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Updated: Thursday, 26 Jan 2012, 6:05 PM CST
Published : Friday, 13 Jan 2012, 11:55 AM CST
AUSTIN (KXAN) - In December of 2007, Texas Department of Transportation spokesperson Marcos Cooper wandered over a steep hillside above Loop 360 in West Austin. He marveled at a dozen or so cedar trees on the public right-of-way, all decked out in full holiday regalia by private citizens.
“This is the largest cluster of trees that I've seen in the years that I've worked at TxDOT,” Cooper said.
He chose his next words carefully.
“We don't want to be the grinch that stole Christmas,” Cooper said, “but obviously, we have to consider whether or not these decorations could become a hazard to drivers. There would be a point where we draw the line; we haven't gotten to that point yet.”
During the just-past holiday season, that dozen or so decorated trees ballooned into several dozen as people, often in the cover of darkness, but sometimes in broad daylight, wrapped garlands around the cedars and festooned them with everything from glass balls to fishing lures.
At the TxDOT regional headquarters, public information officers cringe. Faced with what is quite obviously an overwhelming desire on the part of some members of the public to add public holiday juice to the sides of streets and highways, the spokespeople and the higher-ups they represent hesitate to be too critical. Still, they fear the practice is a catastrophe waiting to happen.
“Even though it's fun to keep Austin weird, you put something on a tree like that and it can be a distraction,” said current assistant public information officer Chris Bishop.
“Let's say we have a nice wind come up and it blows garland off of a tree and you've got a 30-foot piece of it snapping in the wind and it distracts a driver at a critical time---not the safest idea as far as folks on the road.
“But it's hard to get them to stop. So what we tell them is, 'We'd rather you not do it, but if you're going to do it, secure it and then clean it up afterwards,'" Bishop said.
The cleanup issue is an equally serious concern at TxDOT.
“Every year we hear from people about the litter problem, especially in the last year or two,” Bishop said.
“We've had at least one person who was very upset about it: Wanted to immediately form a task force or a way to take care of this through 'Adopt-a-Highway.'”
The suggestion was to organize a volunteer program in which private citizens or organizations swoop down on problem areas after the holidays and pick up all the decorations left behind by people who never return to clean up their own mess.
But what happens if a car veers off the road and takes out one or more of those volunteers? And short of that, what happens if a volunteer slips on a rock or distracts drivers, causing a serious wreck on the roadway?
So, so far, the agency is moving slowly. That, however, is not solving the problem. Organized or not, volunteers are showing up to do the cleaning and they face the same dangers.
On a recent afternoon, Laura Cane and her two young daughters showed up on “Christmas Tree Hill," the slope over Loop 360 that hosts the largest concentration in town of decorated trees.
For Cane, the now six-year-old family tradition provides annual “teaching moments” for 7-year-old Kayla and 4-year-old Riley.
“It's a fun way for us to do something as a family,” said the mother, “and it's a community service project the kids can learn from. We just come out every year; we don't decorate a tree but we come out and clean up the trees. I feel like there's a lot of trash and every year it seems to get worse.”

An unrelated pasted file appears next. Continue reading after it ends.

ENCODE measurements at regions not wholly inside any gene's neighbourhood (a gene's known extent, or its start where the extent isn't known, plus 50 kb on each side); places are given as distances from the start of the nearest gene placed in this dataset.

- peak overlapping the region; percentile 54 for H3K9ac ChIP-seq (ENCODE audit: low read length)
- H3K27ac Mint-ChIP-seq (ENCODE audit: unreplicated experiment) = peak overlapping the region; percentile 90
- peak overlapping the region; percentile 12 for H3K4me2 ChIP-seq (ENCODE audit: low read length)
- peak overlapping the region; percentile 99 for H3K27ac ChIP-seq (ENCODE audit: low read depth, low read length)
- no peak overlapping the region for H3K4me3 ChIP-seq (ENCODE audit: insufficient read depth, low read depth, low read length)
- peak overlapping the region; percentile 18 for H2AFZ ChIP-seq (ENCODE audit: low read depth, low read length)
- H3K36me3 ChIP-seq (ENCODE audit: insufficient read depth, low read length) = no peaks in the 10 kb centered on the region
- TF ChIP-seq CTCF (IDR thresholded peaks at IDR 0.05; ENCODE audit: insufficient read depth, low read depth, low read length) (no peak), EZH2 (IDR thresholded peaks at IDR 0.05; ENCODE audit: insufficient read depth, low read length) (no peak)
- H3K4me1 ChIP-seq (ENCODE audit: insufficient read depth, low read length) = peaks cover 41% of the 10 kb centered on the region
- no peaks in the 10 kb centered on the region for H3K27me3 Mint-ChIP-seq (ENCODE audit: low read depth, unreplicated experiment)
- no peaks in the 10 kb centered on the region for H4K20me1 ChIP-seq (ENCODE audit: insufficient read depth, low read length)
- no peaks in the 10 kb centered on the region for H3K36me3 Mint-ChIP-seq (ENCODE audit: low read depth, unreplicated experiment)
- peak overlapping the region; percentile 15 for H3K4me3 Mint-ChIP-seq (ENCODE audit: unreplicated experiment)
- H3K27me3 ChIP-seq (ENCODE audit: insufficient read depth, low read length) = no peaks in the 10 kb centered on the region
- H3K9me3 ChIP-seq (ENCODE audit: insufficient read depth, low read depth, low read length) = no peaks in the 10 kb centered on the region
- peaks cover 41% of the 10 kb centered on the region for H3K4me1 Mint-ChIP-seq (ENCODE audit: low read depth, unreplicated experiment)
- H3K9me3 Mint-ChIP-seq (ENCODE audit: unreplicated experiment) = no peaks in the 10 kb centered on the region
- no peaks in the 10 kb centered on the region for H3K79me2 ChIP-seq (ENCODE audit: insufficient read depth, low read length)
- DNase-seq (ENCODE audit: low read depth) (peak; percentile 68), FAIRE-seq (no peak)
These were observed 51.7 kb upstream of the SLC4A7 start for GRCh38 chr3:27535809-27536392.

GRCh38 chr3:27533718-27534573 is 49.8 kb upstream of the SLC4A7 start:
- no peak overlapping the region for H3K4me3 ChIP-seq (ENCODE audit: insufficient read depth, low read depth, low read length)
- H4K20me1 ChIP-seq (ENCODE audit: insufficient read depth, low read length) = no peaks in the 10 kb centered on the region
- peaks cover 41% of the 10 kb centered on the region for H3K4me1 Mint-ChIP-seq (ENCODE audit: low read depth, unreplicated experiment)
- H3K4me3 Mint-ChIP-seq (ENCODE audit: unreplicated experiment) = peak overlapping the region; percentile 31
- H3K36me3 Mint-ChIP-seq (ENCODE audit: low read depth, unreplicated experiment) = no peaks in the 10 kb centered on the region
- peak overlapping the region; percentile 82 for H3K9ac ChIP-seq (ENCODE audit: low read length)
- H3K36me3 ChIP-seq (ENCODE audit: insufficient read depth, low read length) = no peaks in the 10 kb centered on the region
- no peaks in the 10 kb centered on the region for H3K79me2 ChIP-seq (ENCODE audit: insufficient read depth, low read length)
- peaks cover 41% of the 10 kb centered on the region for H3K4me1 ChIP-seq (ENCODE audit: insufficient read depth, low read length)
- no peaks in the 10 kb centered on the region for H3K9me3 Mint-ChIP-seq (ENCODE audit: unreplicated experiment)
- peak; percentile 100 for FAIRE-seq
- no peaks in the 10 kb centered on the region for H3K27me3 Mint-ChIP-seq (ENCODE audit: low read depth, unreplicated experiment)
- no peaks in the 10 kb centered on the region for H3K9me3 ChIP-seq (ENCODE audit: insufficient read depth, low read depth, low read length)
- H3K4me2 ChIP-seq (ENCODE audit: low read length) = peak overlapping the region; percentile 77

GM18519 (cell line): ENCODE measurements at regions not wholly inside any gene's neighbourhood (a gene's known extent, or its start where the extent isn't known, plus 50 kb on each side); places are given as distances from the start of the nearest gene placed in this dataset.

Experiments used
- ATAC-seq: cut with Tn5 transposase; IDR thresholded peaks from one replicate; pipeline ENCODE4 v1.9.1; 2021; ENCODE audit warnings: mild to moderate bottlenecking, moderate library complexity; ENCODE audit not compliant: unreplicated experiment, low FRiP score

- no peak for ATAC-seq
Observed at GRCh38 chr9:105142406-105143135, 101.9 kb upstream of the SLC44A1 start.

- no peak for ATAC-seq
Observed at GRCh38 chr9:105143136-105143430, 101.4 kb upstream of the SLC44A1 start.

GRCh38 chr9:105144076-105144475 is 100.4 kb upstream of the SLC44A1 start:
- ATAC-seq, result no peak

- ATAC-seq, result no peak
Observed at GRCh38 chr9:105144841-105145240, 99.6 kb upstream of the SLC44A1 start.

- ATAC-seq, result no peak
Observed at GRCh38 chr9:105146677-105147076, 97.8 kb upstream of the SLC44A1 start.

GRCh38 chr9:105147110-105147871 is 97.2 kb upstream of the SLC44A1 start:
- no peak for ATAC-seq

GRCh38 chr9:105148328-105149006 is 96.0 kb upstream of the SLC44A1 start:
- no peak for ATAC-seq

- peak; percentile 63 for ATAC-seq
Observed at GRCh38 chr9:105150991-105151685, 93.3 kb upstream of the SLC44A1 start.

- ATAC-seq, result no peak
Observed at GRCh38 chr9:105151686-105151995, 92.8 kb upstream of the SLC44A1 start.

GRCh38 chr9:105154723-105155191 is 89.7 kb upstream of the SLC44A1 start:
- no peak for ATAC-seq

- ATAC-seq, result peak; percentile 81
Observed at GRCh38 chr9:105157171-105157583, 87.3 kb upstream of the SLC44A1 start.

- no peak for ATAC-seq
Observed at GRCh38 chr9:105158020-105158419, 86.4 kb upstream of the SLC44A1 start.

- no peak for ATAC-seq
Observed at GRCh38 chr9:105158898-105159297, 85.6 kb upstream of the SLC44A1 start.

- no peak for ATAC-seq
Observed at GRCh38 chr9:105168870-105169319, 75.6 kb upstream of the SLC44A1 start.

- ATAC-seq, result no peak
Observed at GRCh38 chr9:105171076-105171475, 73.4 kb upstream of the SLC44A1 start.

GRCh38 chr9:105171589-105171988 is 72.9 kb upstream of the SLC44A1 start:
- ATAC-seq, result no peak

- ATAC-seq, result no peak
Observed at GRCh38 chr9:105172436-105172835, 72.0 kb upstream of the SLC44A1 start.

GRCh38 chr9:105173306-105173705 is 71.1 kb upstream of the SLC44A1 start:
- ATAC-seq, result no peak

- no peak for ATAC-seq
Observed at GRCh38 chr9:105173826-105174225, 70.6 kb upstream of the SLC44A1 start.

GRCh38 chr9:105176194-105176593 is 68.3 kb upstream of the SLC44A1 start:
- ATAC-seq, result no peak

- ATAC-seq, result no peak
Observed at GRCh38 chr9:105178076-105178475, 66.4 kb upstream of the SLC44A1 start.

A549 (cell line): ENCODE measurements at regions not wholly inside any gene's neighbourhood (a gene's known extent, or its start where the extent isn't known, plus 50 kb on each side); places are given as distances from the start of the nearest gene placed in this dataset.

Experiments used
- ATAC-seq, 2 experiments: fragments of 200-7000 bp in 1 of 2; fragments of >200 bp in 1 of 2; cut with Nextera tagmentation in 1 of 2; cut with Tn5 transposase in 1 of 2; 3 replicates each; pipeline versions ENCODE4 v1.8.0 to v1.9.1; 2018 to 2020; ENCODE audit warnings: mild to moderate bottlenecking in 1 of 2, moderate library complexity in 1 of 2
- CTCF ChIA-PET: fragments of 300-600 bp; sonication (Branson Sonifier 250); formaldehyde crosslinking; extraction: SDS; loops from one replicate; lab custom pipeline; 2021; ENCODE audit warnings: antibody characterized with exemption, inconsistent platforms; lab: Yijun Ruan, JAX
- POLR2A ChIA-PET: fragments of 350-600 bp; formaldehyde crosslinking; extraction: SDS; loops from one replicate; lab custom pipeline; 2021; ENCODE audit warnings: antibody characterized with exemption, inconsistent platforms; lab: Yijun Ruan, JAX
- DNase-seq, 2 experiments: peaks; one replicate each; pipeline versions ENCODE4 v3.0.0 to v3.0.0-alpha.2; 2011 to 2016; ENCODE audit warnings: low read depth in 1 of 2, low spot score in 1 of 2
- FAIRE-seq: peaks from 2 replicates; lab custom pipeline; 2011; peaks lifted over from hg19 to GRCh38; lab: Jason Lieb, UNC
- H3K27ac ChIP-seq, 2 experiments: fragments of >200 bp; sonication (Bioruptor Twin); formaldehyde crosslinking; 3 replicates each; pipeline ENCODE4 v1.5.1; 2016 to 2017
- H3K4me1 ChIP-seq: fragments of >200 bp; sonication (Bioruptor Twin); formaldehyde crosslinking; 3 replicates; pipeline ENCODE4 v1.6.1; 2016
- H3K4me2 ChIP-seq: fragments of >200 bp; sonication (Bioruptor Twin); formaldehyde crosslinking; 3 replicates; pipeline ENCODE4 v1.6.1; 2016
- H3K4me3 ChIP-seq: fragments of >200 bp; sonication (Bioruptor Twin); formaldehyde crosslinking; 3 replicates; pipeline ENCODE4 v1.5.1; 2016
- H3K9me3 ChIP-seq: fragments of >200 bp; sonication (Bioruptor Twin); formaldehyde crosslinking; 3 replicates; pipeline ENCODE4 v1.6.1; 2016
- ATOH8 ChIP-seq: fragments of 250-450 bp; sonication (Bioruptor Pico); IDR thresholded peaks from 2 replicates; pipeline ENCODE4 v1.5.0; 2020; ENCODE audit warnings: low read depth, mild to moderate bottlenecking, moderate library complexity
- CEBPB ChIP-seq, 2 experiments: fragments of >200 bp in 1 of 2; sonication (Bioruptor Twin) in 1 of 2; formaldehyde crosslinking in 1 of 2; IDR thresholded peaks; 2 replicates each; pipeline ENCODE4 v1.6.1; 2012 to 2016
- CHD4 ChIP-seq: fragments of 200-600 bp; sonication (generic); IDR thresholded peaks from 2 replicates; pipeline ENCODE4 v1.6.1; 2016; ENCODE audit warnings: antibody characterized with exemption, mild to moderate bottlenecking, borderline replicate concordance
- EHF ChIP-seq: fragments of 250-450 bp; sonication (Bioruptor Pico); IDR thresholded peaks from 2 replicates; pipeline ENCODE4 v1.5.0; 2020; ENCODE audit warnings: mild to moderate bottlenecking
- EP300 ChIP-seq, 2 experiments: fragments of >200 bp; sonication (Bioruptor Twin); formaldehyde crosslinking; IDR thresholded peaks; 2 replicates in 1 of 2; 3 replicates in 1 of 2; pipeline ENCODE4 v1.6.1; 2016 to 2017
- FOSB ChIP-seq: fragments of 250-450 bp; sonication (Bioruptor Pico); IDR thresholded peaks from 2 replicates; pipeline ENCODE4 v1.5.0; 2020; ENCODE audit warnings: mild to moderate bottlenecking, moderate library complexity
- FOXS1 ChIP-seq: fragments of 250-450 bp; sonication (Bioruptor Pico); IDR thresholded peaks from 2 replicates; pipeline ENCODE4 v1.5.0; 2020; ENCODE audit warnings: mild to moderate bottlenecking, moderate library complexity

All three were careful to work only on trees high up on the slope, far away from traffic, but at TxDOT, Bishop still worries. What if a child slipped on loose rocks and rolled down the hill toward traffic? What if they fell on broken glass ornaments littering the ground and received a serious cut?
“That's why we're not encouraging people to put the decorations out there in the first place,” said Bishop. “It would be a nightmare for everybody. You can imagine how people would feel if they saw something like that occur or saw the reports of something like that occur.”
Of course, should something horrible take place, the wheels in the TxDOT bureaucracy would immediately start turning much faster.
“Everybody reacts better to an incident, to something of an emergency,” Bishop acknowledged.
So far, though, that has not happened. So what should the department do now?
“It's so difficult to reel in that good feeling that people get by doing it,” said Bishop. “But we'd still prefer they not do it.
“We try to tell people, ‘Don't do it. But if you're going to do it, make it so it's not going to be a distraction and then, then let's clean it up.’”
Those who ignore the advice are putting the entire enterprise at risk.
“You're simply making work for other people,” Bishop said, “whether it be state employees or contractors that we have to clean up litter or other good-minded folks who want to go out there and keep things looking pristine and proper.
“You've got a glass ornament out there
or a plastic ornament; it's going to survive for a long time, mixing with the soil.
“You have somebody who walks through the area, now you've got something to cut them on. Nobody wants that; nobody needs that.
“It's a wonderful feeling; it's a wonderful sentiment; but let's put it where it needs to be and not take a chance on littering the state right-of-way.”
Over the past few days, Christmas Tree Hill has been scrubbed, but trees on the other side of the highway, as well as on many other roads all over the area, remain baubled and bangled.
We’re almost halfway through January. Perhaps it’s time for those who did the decorating to undo it, before some other well-meaning citizen gets hurt, or worse.
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